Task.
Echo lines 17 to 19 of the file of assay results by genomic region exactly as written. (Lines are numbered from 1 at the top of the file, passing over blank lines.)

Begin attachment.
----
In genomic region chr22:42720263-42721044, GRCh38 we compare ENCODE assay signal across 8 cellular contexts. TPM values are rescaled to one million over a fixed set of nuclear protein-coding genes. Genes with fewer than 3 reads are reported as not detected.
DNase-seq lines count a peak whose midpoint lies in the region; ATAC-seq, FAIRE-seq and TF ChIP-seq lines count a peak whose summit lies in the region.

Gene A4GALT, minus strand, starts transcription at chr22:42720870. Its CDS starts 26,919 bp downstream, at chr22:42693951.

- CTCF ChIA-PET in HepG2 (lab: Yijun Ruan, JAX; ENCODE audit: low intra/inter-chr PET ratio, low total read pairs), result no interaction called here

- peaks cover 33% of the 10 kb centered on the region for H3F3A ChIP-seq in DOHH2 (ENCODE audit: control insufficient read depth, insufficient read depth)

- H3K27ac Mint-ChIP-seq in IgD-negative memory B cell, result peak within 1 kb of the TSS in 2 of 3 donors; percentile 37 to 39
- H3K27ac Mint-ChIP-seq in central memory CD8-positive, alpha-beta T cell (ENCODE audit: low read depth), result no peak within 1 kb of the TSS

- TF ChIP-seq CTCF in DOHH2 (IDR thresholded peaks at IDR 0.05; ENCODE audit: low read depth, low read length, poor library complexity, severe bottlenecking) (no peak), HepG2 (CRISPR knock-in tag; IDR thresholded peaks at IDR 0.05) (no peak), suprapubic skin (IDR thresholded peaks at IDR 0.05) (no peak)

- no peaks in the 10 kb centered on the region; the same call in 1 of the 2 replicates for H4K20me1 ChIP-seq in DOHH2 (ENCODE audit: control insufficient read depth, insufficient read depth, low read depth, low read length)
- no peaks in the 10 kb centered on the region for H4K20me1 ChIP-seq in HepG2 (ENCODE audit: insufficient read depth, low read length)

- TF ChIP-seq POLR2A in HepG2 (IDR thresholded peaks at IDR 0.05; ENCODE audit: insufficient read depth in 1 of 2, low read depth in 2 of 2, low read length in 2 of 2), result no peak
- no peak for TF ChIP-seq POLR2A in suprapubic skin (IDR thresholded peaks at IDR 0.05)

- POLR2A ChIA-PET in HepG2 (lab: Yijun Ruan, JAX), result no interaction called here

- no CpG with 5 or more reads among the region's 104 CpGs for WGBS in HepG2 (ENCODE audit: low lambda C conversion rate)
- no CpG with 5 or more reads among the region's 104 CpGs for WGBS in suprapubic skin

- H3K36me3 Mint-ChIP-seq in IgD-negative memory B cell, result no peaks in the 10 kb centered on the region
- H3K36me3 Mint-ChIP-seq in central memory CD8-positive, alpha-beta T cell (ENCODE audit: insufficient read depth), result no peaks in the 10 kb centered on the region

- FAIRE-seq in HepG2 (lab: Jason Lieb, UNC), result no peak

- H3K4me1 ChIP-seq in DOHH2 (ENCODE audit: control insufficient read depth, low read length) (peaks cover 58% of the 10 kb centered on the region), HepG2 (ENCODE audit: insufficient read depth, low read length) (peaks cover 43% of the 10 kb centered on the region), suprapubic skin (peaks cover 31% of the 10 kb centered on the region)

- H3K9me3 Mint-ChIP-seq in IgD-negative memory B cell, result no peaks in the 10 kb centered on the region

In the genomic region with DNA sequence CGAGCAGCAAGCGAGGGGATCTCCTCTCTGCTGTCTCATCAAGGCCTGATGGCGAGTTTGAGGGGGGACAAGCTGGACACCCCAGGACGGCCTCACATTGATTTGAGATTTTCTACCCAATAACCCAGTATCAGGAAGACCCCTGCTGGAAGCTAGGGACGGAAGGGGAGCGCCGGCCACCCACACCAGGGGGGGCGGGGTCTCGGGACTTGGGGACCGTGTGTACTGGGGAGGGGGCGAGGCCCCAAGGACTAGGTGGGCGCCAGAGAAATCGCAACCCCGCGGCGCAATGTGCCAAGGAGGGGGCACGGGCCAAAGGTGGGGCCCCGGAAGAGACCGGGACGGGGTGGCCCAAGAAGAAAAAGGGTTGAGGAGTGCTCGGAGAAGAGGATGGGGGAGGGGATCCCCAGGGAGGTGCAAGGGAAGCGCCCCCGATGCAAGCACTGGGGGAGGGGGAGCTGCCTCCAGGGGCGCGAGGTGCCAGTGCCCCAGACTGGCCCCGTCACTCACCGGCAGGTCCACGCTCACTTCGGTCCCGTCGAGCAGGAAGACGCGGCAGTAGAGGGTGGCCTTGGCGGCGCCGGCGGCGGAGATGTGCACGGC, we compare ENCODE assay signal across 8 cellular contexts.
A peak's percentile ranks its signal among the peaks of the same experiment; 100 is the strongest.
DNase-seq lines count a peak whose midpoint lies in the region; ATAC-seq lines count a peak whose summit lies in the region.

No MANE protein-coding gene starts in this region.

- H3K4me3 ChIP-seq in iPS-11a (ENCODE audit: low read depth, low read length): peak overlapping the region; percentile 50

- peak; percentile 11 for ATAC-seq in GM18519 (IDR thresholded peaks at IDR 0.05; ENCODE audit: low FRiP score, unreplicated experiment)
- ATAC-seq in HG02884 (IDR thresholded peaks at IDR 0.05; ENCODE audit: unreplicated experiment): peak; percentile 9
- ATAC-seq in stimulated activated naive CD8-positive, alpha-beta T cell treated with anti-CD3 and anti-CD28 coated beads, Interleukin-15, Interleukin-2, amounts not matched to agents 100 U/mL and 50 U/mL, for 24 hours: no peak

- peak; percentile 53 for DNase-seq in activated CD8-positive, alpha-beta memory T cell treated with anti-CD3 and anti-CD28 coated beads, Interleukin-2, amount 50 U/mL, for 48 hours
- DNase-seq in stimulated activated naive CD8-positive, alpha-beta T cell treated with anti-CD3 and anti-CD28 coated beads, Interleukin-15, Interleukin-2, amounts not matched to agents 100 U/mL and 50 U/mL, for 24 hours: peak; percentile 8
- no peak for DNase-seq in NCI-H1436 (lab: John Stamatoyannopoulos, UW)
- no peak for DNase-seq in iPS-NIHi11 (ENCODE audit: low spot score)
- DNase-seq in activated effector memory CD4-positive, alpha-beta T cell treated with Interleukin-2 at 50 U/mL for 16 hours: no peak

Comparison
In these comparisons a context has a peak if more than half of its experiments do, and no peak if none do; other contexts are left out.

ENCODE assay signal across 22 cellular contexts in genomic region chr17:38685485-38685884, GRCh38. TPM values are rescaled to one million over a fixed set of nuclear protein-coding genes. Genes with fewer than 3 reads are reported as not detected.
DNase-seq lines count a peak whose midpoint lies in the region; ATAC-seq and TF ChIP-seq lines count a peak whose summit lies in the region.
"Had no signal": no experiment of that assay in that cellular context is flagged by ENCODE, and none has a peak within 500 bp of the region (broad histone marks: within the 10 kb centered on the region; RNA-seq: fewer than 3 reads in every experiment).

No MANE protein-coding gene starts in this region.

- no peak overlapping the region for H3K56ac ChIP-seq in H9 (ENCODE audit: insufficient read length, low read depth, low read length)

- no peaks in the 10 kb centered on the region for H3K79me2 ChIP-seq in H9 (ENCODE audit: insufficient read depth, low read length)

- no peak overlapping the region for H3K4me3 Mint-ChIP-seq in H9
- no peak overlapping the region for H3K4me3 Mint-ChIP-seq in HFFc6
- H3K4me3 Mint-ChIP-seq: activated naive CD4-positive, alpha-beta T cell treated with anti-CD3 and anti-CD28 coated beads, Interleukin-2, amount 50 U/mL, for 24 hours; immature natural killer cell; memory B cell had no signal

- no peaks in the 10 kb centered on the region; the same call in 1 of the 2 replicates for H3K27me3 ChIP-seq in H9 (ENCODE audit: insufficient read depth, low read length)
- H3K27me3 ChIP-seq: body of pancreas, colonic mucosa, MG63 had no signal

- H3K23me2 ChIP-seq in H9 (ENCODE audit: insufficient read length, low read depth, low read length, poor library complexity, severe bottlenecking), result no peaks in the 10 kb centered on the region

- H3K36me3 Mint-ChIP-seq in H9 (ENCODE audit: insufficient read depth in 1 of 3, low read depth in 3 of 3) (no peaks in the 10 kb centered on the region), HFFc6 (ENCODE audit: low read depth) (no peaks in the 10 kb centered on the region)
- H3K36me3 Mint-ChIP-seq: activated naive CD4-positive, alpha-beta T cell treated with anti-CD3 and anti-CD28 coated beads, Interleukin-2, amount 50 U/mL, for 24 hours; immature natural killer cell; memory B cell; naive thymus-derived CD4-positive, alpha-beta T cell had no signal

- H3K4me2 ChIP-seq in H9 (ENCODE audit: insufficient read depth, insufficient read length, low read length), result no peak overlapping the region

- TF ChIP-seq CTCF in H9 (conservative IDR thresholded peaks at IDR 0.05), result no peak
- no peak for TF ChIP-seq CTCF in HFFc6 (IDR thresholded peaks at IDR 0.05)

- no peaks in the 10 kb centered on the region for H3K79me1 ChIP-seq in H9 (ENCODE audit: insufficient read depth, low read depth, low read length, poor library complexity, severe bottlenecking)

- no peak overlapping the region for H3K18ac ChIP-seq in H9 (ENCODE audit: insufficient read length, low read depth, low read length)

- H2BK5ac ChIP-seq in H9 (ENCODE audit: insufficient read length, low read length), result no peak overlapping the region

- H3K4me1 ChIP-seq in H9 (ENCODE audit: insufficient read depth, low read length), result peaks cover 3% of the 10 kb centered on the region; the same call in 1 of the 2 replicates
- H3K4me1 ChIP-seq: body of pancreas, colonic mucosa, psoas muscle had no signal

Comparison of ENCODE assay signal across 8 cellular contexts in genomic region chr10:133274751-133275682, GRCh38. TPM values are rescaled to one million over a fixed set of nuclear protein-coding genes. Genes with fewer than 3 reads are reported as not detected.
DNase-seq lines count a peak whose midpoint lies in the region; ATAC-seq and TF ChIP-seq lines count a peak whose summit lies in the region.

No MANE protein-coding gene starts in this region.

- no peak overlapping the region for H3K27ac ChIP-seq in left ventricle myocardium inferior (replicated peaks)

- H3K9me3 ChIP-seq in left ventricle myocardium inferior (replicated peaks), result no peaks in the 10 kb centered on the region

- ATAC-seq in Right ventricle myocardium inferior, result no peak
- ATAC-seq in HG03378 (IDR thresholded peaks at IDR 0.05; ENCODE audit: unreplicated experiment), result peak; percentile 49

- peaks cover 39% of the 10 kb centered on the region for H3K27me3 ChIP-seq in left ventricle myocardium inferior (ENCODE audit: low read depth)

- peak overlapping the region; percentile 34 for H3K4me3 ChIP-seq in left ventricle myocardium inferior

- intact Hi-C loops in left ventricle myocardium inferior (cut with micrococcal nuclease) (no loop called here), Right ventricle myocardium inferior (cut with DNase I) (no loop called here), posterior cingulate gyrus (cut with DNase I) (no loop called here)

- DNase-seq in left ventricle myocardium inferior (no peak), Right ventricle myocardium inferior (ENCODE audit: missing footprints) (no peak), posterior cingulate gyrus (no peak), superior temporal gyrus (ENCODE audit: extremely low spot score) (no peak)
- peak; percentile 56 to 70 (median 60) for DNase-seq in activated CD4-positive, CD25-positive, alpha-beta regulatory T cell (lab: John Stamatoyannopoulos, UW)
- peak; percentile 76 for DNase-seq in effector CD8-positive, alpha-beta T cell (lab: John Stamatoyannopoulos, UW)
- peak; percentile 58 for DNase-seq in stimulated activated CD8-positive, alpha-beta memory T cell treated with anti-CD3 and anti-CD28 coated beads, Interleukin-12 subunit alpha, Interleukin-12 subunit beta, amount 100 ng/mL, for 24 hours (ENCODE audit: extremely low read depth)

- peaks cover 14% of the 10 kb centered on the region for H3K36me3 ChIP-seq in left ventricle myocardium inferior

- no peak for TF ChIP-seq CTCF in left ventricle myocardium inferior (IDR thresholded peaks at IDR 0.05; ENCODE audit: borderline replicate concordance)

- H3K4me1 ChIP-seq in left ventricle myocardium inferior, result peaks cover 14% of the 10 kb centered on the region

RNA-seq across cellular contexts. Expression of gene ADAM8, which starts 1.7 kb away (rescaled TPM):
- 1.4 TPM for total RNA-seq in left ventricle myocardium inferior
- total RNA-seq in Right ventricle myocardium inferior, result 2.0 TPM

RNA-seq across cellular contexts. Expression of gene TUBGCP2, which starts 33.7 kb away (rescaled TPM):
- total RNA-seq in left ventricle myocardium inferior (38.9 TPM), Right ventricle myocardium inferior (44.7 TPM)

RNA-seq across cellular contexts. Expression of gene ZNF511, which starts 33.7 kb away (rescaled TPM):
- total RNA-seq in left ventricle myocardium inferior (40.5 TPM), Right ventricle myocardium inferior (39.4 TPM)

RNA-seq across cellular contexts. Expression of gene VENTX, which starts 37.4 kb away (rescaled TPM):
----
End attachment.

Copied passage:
- H3K36me3 Mint-ChIP-seq in central memory CD8-positive, alpha-beta T cell (ENCODE audit: insufficient read depth), result no peaks in the 10 kb centered on the region

- FAIRE-seq in HepG2 (lab: Jason Lieb, UNC), result no peak

- H3K4me1 ChIP-seq in DOHH2 (ENCODE audit: control insufficient read depth, low read length) (peaks cover 58% of the 10 kb centered on the region), HepG2 (ENCODE audit: insufficient read depth, low read length) (peaks cover 43% of the 10 kb centered on the region), suprapubic skin (peaks cover 31% of the 10 kb centered on the region)